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Panda fever among New York’s rich and powerful

T
op society and culture news for March 9, 2017. Part of the daily SupChina news roundup "The Taliban goes to Beijing.
3 weeks ago
Jiayun Feng

  • Pandas will fix everything / New York Magazine
    On the evening of February 8, 450 socialites, businesspeople, and politicians attended a “Black & White Panda Ball” to raise money to bring a couple of pandas to live in Central Park. The city’s power elite had gathered to find something cuddly and uncontroversial that could bring them together after “emerging bleary-eyed and anxious from the election season.” Though the ball met its goal of raising $500,000, the panda crusade led by Representative Carolyn Maloney still has a long way to go: Challenges ahead include providing suitable living conditions for the pandas and signing a lease deal with the Chinese government. Last month, Bao Bao, the National Zoo’s beloved star panda, was returned to China before his fourth birthday, as the terms of the standard panda loan agreement require.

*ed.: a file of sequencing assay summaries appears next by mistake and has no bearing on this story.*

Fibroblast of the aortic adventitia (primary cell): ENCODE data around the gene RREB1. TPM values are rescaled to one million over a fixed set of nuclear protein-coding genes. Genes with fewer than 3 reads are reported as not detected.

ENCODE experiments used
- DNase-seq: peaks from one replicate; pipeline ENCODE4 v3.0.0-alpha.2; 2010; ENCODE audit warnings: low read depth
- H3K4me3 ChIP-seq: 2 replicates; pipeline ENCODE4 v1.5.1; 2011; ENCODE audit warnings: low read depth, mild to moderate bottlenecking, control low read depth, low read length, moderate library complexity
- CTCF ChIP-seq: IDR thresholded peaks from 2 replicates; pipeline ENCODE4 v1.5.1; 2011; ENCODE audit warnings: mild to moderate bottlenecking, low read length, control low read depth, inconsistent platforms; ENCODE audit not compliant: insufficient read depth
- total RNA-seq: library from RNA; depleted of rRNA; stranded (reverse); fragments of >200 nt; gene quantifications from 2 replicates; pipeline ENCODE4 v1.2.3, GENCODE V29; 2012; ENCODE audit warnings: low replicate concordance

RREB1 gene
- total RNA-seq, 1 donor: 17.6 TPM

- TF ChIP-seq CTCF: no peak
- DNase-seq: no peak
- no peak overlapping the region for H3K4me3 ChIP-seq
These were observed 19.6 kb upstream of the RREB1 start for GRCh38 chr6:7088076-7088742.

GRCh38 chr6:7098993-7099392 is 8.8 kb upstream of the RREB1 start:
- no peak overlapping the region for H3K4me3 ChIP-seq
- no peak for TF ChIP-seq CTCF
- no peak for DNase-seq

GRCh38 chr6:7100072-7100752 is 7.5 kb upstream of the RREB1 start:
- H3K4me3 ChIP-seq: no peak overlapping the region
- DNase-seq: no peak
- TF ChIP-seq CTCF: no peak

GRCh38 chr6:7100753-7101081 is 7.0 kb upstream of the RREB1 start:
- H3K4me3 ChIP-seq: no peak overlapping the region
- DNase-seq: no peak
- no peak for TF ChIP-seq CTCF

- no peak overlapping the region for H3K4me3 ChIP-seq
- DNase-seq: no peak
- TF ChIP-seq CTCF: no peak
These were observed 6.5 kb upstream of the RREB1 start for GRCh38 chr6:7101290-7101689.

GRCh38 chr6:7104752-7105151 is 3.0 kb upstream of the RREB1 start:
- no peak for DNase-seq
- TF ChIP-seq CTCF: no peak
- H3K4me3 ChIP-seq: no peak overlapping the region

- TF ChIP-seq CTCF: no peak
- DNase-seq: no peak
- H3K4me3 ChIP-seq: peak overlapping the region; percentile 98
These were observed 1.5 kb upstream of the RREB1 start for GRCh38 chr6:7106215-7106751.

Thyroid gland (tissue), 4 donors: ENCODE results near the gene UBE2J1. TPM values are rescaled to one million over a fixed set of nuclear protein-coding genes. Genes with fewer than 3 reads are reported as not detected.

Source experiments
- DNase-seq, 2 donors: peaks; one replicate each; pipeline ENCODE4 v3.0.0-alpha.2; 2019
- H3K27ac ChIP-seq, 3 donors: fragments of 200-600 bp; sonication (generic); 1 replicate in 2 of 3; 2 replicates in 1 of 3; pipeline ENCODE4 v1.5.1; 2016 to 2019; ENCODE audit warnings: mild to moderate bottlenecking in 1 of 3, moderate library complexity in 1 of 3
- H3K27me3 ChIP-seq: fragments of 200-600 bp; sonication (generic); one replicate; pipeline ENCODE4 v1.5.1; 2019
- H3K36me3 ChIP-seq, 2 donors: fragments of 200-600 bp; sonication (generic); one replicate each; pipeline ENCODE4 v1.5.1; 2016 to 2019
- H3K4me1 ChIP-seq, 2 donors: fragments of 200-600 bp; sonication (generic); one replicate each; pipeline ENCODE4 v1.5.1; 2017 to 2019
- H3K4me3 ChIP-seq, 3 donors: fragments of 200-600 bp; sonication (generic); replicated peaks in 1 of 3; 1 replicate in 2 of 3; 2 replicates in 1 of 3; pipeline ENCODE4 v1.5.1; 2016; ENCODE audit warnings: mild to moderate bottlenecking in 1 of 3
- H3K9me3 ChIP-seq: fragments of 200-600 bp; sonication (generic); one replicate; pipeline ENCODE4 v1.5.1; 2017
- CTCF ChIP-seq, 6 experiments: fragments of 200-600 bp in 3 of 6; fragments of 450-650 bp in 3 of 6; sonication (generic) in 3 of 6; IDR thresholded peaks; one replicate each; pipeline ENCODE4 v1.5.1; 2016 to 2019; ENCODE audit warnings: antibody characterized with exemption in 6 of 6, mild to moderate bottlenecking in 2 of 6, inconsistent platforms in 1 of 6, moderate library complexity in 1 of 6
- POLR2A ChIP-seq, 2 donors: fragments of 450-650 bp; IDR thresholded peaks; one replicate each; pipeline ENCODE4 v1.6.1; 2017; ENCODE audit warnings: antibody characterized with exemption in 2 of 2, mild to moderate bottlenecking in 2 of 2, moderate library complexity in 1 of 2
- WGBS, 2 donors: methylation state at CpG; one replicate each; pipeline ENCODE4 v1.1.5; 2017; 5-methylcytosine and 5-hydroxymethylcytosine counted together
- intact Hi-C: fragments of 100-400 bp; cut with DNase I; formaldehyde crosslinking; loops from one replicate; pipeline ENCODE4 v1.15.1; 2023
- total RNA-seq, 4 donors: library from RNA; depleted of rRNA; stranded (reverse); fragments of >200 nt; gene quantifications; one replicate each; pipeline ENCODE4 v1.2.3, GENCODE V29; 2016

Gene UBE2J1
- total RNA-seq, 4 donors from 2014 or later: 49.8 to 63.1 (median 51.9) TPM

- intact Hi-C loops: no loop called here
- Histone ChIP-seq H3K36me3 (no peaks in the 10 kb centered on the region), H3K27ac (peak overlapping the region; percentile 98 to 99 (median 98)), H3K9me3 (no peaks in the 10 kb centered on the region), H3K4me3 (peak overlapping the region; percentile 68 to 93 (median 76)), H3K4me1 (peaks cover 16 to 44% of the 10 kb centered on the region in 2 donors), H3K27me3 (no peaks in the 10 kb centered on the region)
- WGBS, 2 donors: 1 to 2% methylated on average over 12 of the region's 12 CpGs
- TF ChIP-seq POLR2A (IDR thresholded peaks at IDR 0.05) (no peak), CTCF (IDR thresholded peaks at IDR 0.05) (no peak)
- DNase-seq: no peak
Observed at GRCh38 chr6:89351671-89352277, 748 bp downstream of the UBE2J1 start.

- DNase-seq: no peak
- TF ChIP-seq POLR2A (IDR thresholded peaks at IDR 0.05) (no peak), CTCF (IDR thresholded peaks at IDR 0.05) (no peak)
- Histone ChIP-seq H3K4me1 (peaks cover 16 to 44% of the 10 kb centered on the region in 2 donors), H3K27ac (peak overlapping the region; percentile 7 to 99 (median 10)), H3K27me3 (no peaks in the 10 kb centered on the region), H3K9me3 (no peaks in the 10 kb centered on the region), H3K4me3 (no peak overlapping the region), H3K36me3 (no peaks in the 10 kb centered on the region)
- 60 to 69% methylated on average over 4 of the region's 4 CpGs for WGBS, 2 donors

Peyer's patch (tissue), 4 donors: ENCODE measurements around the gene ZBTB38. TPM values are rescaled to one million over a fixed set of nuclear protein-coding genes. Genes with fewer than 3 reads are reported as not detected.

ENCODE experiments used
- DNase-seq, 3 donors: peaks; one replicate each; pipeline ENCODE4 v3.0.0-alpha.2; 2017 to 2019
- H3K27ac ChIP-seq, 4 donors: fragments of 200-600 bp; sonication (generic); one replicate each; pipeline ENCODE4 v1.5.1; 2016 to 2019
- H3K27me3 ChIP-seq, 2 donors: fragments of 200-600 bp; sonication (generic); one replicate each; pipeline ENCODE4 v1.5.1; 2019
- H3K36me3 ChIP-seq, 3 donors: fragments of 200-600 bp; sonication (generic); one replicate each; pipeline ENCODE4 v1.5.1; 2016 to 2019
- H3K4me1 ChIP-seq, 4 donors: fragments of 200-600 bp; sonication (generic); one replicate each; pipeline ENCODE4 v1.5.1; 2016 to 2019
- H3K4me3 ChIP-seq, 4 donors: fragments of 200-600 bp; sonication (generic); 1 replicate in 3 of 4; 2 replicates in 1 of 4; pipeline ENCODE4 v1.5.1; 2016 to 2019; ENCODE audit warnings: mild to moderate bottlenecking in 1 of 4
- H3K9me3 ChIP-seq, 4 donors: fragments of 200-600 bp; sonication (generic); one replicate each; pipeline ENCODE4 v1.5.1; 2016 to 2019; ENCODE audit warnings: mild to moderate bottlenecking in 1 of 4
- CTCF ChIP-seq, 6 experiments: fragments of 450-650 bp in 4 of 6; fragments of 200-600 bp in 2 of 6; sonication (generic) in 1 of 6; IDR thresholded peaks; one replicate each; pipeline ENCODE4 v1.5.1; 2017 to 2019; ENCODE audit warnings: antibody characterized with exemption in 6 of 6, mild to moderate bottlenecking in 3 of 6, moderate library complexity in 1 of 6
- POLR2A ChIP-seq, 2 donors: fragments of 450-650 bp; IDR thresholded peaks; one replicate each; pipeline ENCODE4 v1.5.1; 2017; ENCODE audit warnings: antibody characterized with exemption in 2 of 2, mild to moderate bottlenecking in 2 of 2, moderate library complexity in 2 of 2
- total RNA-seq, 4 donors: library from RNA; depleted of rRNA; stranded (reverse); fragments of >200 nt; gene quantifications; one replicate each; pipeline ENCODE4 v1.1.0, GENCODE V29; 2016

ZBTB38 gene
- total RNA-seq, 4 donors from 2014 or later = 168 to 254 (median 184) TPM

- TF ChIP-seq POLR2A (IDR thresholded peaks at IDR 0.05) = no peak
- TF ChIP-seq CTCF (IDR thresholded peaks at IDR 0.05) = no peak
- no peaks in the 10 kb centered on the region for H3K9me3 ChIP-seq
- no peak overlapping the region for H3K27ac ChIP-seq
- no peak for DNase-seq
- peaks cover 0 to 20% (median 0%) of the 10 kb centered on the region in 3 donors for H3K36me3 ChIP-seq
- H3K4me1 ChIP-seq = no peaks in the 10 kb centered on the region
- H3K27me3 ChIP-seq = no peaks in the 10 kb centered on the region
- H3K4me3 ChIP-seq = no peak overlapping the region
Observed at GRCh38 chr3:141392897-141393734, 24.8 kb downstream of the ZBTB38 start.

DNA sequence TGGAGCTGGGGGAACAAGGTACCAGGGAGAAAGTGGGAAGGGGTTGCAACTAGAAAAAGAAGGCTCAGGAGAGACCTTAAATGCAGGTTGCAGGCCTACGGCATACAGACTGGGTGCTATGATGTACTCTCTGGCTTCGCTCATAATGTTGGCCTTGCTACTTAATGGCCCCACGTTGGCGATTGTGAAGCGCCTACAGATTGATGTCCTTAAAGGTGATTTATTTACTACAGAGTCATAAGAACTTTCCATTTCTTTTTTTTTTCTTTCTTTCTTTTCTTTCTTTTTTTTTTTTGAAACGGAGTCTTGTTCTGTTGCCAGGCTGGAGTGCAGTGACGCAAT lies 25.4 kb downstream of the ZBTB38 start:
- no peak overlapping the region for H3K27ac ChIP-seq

If you like pandas, watch this brief video history of panda diplomacy produced by SupChina’s Jia Guo.
  • Traveler in Guilin physically attacked by her tour guide for not shopping / People’s Daily (in Chinese)
    Chinese social media lit up on Wednesday with a video of a female tourist being verbally abused and physically attacked by a tour guide while sitting on a bus. The incident happened in Guilin, a popular tourist destination known for its dramatic landscape of limestone karst hills. According to the tourist, the dispute happened after she refused to step off the tour bus to visit a shop as the guide had requested. To attract tourists, many operators in China charge below-cost prices for tour group packages, and make their profits by forcing tourists to shop at stores that give them kickbacks.

By Jiayun Feng
Jiayun is a Chinese native and was born in Shanghai, where she spent her first 20 years and earned a bachelor’s degree in journalism at Fudan University. Interested in writing for a global audience, she attended the NYU Graduate School of Journalism for its Global & Joint Program Studies, which allows her to pursue a journalistic career along with her interest in international relations. She has previously interned for Sixth Tone and Shanghai Daily.
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